This is far from a developed idea, but hopefully the general design can get you somewhere.

share|improve this answer
    
Interesting idea with using eval rather the defining your own rules data structure. I would want to validate the same things on both client and server sides though; server side because you can't rely on client side, and client side to provide a responsive interface. – Box9 Dec 20 '10 at 22:45
    
ok that is a good point I see more of your motivation now. A data structure made for the rules would definitely have its benefits and it doesnt have an either/or relationship with eval. It could still return a validator function with eval at its center, though a more involved one which applies rules sequentially (rather than ANDed together all at once) and gives a meaningful message concerning which rule fails. Poster below me has some good ideas concerning how to apply it on the client side. – jon_darkstar Dec 21 '10 at 2:12
    
I'm not sure that a eval solution is the way to go, Douglas Crockford warns against using it. – Niklas Ringdahl Dec 22 '10 at 11:08
    
i dont really see a way around using it short of writing distinct functions for every rule and sacrificing any aspect of dynamic use. eval has its risks obviously, but despite what some people would have you think Crockford's warnings are not law – jon_darkstar Jan 5 '11 at 20:28

Nice question!

I have done some MVC validation that gets the rules from database definition. Taking from that experience I would create a handler that takes a column specification string "namespace.table.column" and returns a set of rules to validate, preferably in JSON. Then use css classes to denote the input elements that will be validated (1) and set a validation event on all the ".validate" elements with JQuery, passing the validation object to that function.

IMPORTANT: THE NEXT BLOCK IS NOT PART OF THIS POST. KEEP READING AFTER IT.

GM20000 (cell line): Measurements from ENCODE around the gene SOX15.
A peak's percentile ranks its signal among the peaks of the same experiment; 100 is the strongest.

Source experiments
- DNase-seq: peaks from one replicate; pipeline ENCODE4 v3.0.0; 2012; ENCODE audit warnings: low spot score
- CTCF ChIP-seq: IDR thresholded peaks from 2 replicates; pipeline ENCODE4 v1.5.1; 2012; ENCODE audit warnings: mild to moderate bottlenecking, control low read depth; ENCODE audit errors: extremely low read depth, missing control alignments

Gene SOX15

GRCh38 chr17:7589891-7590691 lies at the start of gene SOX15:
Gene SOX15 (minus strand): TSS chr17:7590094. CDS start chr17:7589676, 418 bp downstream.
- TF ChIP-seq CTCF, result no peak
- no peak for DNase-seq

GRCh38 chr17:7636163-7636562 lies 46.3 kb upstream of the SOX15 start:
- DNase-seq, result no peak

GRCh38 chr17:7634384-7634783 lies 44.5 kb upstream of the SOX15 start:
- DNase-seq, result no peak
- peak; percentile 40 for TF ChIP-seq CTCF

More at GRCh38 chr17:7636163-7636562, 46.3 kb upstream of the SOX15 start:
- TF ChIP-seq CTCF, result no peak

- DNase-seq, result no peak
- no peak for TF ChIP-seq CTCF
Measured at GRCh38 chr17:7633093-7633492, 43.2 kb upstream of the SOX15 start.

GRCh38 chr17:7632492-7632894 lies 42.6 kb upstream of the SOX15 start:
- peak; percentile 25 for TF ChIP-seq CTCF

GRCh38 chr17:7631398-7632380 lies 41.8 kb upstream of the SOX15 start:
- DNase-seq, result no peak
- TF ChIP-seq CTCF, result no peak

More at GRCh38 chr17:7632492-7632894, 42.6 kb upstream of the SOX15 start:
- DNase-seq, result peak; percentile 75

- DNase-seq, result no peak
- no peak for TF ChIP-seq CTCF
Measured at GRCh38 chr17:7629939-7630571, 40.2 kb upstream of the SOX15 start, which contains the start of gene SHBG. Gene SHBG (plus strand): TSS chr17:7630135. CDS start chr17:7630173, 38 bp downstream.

Note that with this approach you would have to do some server side rendering of the rules, to not have to expose your database structure in javascript!

(1): <input type="text" id="name" class="validate" />

The validation object:

perhaps start with some basic type checks, moving on with size checks?

JSON structure: validationObject = 
{
    type: 'integer',
    length: '4',
    min: '0',
    max: '10000'
}

function validate(input) {

    var validation = getValidationObject(); // Ajax call

    // perform type check

    // perform length check

    // perform min/max/disallowed content checks

}

Not elaborated enough, but something in this direction.

share|improve this answer
    
Could you provide an example of what the validation object would look like? And how would you store the rules for each column, or is it generated from the database specifications? – Box9 Dec 20 '10 at 22:41
    
Not really through with thinking here, editing my answer to elaborate. – Niklas Ringdahl Dec 21 '10 at 10:13
    
+1 Thanks for the answer, and it's along the same lines of what I was thinking. I'm really hoping to see something already developed though, that lets me specify (to a degree) logic rules as well. I have some ideas around this, but was wondering if I had missed out on an existing/better alternative. – Box9 Dec 21 '10 at 23:23